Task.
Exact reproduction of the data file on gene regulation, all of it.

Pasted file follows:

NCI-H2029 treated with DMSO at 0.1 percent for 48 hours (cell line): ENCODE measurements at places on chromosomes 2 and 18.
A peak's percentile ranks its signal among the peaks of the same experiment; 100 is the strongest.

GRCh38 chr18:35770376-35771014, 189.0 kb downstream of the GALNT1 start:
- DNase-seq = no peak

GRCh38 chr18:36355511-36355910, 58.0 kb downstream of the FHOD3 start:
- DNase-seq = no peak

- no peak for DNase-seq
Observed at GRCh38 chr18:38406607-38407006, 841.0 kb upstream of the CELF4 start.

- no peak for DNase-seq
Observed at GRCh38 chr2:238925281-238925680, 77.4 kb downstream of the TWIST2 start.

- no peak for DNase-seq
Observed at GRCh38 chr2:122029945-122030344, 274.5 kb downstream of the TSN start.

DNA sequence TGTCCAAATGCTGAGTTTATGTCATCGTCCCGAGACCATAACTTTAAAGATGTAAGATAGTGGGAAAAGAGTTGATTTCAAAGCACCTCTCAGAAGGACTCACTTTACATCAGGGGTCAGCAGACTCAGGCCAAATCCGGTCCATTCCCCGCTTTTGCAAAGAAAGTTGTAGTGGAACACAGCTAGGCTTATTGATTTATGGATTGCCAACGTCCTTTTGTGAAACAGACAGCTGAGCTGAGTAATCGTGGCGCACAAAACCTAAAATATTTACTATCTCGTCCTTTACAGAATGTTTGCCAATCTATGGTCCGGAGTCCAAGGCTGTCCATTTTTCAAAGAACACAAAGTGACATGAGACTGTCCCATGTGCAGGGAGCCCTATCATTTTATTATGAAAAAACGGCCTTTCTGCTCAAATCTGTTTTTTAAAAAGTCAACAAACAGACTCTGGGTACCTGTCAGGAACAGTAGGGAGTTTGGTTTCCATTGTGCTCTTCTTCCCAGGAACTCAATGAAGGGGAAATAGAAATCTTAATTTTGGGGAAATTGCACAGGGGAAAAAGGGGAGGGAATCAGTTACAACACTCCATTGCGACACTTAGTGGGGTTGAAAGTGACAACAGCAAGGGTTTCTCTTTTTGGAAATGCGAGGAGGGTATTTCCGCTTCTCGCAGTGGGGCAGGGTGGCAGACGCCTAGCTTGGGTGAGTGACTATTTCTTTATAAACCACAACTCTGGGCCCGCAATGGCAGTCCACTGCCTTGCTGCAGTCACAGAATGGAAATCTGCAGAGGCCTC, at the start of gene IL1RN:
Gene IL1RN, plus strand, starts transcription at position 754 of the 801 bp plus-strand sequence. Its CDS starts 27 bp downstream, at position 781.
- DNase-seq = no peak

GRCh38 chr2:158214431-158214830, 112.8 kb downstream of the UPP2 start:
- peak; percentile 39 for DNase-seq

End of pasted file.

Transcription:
NCI-H2029 treated with DMSO at 0.1 percent for 48 hours (cell line): ENCODE measurements at places on chromosomes 2 and 18.
A peak's percentile ranks its signal among the peaks of the same experiment; 100 is the strongest.

GRCh38 chr18:35770376-35771014, 189.0 kb downstream of the GALNT1 start:
- DNase-seq = no peak

GRCh38 chr18:36355511-36355910, 58.0 kb downstream of the FHOD3 start:
- DNase-seq = no peak

- no peak for DNase-seq
Observed at GRCh38 chr18:38406607-38407006, 841.0 kb upstream of the CELF4 start.

- no peak for DNase-seq
Observed at GRCh38 chr2:238925281-238925680, 77.4 kb downstream of the TWIST2 start.

- no peak for DNase-seq
Observed at GRCh38 chr2:122029945-122030344, 274.5 kb downstream of the TSN start.

DNA sequence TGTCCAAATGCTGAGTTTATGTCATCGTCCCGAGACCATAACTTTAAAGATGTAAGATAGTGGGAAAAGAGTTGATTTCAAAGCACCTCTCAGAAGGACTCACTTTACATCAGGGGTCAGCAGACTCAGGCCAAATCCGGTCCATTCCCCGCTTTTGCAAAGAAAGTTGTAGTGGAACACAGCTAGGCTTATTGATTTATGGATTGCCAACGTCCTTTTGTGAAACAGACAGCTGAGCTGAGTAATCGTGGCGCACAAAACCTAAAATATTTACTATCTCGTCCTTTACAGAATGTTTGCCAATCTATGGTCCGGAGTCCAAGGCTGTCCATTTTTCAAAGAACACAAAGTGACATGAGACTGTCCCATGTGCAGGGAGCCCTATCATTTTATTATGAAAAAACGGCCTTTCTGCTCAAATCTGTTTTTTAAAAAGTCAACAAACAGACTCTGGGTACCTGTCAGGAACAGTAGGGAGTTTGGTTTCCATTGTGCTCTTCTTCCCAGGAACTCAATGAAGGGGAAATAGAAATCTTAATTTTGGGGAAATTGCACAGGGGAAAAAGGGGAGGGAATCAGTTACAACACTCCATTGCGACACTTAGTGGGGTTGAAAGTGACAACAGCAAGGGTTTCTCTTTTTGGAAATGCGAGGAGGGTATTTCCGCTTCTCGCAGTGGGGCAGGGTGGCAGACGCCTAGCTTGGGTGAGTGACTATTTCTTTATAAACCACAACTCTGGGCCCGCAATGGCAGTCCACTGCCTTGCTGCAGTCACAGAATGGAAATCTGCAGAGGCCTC, at the start of gene IL1RN:
Gene IL1RN, plus strand, starts transcription at position 754 of the 801 bp plus-strand sequence. Its CDS starts 27 bp downstream, at position 781.
- DNase-seq = no peak

GRCh38 chr2:158214431-158214830, 112.8 kb downstream of the UPP2 start:
- peak; percentile 39 for DNase-seq